Paradise Gardens by White Poppy
A fresh take on Shoegaze with a focus on melody
When did Shoegaze become so cool again? Yeah yeah, I realise Canadian Crystal Dorval, the driving force behind White Poppy, has been diligently doing her thing since 2012, so what I really mean is, why has her dreamy Pop suddenly come into earshot now? I think Slowdive can take some credit, their reunion in 2014 generated a lot of excitement in electronic music circles. Then there's Helen, the Liz Harris-fronted band that produced the perfect Shoegaze tribute album The Original Faces in 2015 (it struck a chord with me with its booming bass-lines and walls-of-guitar ambience). Having a hip label like Not Not Fun releasing your music obviously helps spread the love. And of course, let's not forget, the best trends (or musical waves) re-emerge every few years anyway, so perhaps now's a good time for fans, new and old alike, to (re)acquaint themselves with a pleasing genre.
So what makes Paradise Gardens, the sixth album from White Poppy, actually Shoegaze? The vast, double-tracked vocals, rich and dubby, elegantly floating and filling any space left by the chiming, multi-layered guitars is key. And when these aspects converge, that My Bloody Valentine (MBV) wall-of-sound effect is perfectly realised. The result is a sound drenched in waves of ambient noise where vocals and guitars are weighted equally; a sound not invigorating or challenging, like MBV can be, but instead trading in warmer, swooning melody and easy-on-the-ear instrumentation.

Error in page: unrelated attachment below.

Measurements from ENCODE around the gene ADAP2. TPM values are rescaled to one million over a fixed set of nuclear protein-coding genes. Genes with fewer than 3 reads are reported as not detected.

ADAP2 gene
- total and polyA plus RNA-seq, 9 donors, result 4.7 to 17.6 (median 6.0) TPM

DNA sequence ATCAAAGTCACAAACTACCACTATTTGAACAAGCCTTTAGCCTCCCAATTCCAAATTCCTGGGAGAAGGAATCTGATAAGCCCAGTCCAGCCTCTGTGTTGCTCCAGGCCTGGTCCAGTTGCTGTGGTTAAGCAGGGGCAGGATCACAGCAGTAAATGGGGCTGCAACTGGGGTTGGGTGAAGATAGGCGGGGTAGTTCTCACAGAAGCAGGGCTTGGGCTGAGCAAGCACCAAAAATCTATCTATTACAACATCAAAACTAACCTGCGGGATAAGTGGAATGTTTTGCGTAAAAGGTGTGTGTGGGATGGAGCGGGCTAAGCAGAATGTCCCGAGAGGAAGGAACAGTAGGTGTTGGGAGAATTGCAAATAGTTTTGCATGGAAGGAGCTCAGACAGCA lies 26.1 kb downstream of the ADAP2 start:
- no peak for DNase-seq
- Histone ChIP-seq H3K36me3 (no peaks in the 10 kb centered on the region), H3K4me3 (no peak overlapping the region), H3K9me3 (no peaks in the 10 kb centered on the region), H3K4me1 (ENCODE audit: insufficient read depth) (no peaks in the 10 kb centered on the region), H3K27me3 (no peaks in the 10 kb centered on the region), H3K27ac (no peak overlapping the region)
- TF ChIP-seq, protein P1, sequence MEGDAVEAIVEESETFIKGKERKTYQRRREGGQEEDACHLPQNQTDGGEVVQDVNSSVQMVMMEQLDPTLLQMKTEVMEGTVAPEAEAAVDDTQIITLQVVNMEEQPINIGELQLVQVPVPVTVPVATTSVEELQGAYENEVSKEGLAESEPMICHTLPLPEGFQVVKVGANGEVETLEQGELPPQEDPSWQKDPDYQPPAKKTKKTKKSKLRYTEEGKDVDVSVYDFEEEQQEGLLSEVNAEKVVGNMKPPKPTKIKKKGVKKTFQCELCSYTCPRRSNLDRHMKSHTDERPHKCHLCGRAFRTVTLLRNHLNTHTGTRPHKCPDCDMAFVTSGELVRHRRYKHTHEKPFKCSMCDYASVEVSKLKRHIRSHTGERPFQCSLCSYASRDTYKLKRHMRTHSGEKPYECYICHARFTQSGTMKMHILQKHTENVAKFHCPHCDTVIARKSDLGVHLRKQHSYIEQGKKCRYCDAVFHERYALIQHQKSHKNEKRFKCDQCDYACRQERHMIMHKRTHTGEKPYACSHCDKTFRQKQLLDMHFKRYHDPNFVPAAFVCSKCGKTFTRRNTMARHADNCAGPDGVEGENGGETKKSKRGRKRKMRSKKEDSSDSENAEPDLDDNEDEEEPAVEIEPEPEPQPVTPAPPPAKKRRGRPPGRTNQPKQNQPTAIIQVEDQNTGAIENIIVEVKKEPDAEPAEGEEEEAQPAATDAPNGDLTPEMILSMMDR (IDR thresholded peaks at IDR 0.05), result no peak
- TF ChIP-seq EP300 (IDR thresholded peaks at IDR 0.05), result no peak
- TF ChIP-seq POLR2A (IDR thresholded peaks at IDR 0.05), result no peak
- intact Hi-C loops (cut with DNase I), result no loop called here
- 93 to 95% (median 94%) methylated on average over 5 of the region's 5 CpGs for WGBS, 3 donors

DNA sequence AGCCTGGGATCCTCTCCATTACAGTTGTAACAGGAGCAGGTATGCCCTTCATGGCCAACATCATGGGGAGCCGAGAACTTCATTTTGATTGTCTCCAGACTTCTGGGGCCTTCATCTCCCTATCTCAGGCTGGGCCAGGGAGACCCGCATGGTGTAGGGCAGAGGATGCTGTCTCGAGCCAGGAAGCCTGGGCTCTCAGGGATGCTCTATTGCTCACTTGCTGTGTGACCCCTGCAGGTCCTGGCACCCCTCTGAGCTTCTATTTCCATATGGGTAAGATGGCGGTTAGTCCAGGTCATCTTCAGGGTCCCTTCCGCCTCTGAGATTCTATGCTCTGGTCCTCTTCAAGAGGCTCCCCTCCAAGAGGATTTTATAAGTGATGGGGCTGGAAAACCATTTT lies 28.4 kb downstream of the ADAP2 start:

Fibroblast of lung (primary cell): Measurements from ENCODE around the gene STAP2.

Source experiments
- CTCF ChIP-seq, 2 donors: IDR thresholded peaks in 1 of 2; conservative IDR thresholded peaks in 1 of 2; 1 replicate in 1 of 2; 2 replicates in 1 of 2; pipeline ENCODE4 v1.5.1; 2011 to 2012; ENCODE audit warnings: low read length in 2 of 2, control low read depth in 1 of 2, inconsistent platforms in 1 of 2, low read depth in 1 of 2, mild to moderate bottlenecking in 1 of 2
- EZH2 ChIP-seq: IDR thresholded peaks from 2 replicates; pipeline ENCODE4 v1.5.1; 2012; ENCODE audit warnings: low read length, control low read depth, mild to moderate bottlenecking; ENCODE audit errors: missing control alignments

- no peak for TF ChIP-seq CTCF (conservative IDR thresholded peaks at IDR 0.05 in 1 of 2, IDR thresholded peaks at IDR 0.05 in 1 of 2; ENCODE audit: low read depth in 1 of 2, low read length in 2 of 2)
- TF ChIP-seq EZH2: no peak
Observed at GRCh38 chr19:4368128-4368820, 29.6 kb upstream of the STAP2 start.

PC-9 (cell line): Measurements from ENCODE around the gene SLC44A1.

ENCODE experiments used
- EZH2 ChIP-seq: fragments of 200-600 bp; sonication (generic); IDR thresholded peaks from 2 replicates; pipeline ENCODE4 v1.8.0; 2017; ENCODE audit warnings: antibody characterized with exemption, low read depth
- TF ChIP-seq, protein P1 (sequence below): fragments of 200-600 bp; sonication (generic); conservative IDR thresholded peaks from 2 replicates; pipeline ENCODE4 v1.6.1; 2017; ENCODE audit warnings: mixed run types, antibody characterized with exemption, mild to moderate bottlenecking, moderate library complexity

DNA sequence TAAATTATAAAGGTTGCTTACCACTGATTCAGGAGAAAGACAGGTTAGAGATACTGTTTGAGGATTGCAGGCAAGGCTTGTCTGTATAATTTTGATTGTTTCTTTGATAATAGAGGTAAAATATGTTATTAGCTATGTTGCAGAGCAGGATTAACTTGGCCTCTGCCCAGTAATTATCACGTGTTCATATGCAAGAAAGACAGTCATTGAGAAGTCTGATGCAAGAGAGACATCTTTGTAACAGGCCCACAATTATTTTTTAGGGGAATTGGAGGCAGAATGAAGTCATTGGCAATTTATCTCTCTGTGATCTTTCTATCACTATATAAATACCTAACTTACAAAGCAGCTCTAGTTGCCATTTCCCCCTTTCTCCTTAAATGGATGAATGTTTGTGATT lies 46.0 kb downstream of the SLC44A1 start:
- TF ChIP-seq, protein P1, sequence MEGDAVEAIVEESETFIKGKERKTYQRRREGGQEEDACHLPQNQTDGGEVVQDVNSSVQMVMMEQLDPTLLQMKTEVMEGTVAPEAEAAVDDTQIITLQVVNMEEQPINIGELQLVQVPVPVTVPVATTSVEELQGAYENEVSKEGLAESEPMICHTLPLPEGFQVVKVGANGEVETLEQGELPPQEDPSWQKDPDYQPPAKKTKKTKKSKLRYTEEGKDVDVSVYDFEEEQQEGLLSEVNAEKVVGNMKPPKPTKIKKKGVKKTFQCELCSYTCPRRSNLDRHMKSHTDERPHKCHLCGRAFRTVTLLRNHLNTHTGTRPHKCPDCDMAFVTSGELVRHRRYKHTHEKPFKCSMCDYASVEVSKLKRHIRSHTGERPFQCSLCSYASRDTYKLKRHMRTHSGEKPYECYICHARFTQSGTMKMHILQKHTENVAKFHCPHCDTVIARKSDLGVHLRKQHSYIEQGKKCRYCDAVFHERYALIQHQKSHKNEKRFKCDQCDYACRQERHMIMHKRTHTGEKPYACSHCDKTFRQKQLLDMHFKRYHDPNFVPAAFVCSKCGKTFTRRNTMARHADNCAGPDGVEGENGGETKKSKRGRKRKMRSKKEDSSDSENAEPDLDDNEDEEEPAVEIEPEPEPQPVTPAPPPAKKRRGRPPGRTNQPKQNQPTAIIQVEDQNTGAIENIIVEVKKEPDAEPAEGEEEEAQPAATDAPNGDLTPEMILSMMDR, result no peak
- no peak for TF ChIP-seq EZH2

For all the Shoegaze references, I think the biggest influence at play here is The Velvet Underground. The opening chords of Something Sacred and Sweet Jane share that luscious, chiming ring, while Memories with its wistful, melodic top-line and double-tracked backing vocals is Velvets to the core. Like the most popular Velvet tracks, Paradise Gardens is an effortless listen (40mins/10tracks = perfect album statistics) showing that Dorval is confident and comfortable with her musical pursuits, even if the subject matter darkens at times. A welcome addition to the Shoegaze canon.
- Rating: 7/10
- Listens: 15
- Highlight: Memories
- Label: Not Not Fun
- Release Date: 24th April 2020